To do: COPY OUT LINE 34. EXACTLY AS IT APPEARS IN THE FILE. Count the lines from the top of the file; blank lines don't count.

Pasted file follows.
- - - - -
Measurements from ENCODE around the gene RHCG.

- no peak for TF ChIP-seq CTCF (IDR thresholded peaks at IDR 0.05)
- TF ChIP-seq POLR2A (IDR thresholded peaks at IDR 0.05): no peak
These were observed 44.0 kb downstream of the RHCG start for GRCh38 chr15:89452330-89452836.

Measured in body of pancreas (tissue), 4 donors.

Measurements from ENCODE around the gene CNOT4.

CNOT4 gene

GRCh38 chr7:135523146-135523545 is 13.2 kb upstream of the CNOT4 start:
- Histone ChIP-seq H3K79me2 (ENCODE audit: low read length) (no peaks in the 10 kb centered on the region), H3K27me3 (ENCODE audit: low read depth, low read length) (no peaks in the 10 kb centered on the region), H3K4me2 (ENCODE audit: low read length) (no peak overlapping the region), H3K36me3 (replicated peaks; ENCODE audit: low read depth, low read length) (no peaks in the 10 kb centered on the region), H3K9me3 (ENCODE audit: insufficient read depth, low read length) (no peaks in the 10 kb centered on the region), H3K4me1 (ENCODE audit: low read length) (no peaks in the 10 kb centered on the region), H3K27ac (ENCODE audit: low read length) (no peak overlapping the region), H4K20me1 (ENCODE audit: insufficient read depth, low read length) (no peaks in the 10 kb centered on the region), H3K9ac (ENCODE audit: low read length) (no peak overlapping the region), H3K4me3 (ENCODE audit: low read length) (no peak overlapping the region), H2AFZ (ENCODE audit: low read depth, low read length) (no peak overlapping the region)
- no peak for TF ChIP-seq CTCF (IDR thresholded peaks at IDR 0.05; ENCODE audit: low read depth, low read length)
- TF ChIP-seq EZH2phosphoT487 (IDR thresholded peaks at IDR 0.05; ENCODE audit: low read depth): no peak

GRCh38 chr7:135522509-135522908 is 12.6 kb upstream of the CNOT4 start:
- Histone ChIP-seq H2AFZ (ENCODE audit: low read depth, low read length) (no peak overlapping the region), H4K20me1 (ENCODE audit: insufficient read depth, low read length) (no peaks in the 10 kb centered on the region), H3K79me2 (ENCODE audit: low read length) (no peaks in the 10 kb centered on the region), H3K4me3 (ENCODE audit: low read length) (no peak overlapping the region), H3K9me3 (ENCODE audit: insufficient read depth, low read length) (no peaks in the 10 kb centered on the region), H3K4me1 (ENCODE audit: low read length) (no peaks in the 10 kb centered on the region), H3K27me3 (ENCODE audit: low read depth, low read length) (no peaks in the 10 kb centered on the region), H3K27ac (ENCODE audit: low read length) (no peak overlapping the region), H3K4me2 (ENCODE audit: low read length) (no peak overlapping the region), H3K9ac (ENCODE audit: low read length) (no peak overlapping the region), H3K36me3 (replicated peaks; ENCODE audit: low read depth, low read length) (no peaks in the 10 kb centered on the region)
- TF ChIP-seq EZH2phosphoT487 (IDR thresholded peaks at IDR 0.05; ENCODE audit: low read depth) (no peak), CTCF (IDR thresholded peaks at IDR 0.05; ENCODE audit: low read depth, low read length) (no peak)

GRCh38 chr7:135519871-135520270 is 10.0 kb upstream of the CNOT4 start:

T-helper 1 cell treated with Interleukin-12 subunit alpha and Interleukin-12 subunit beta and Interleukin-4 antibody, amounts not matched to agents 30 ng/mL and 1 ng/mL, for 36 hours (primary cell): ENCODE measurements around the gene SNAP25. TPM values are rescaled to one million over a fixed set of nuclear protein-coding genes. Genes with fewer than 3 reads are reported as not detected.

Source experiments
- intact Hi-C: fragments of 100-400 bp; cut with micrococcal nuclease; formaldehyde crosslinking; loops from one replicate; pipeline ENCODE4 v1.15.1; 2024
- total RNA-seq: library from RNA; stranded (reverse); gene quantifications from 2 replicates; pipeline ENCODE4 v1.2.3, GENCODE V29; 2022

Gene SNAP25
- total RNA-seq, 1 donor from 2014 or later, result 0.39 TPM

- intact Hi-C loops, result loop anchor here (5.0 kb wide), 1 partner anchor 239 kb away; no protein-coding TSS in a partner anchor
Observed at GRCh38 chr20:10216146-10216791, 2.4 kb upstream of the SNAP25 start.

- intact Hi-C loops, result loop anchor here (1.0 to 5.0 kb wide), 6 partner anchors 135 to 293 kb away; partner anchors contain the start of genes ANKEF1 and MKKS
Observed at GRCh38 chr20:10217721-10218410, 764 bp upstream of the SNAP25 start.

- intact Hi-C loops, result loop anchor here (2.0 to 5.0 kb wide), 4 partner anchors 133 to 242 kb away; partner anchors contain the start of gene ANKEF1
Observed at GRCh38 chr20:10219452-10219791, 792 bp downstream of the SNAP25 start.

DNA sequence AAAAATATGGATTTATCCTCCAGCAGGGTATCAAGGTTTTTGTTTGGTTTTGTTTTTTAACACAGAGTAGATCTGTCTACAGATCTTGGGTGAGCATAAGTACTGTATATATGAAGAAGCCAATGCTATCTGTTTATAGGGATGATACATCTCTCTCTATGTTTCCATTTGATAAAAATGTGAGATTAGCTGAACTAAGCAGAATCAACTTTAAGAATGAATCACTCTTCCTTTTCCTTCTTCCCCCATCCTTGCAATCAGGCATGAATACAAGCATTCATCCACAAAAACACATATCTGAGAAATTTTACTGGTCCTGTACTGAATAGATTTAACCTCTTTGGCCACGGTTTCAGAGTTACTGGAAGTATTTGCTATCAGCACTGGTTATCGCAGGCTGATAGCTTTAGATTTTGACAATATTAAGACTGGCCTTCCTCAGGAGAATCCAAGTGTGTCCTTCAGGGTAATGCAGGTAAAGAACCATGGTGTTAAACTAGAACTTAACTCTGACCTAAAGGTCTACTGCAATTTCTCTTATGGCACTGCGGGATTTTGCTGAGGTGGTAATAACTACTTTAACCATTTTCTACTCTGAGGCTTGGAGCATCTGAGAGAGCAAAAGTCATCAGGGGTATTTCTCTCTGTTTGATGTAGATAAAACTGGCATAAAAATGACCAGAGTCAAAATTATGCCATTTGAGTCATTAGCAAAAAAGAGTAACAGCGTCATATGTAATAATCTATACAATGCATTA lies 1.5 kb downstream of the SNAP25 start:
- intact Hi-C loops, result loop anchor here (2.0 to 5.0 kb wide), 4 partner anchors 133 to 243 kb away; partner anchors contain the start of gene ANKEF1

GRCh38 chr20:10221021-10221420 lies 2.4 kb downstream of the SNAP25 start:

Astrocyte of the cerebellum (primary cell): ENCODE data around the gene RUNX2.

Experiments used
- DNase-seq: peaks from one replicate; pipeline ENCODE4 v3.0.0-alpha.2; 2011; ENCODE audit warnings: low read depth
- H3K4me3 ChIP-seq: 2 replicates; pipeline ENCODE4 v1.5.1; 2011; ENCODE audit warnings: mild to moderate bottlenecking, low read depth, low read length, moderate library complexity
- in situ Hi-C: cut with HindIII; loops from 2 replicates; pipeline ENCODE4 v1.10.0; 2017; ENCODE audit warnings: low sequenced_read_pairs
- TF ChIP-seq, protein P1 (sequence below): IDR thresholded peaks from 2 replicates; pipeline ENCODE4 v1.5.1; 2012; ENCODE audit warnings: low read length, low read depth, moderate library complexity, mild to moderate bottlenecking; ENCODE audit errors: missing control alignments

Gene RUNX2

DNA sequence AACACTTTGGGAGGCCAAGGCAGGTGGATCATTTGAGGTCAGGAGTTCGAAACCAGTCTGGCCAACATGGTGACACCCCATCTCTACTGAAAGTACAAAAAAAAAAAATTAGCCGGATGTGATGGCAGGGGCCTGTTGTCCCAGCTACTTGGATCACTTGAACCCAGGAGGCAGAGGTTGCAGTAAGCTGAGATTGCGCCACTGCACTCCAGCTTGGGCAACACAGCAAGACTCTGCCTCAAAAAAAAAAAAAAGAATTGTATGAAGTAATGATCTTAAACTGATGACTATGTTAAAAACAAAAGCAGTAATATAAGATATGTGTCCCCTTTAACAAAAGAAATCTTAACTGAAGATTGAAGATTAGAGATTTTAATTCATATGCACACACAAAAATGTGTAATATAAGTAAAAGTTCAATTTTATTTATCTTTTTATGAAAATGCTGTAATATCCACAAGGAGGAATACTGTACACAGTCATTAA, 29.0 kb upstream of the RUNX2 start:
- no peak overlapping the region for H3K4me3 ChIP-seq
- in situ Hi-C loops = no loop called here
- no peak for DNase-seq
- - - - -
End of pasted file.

- H3K4me3 ChIP-seq: 2 replicates; pipeline ENCODE4 v1.5.1; 2011; ENCODE audit warnings: mild to moderate bottlenecking, low read depth, low read length, moderate library complexity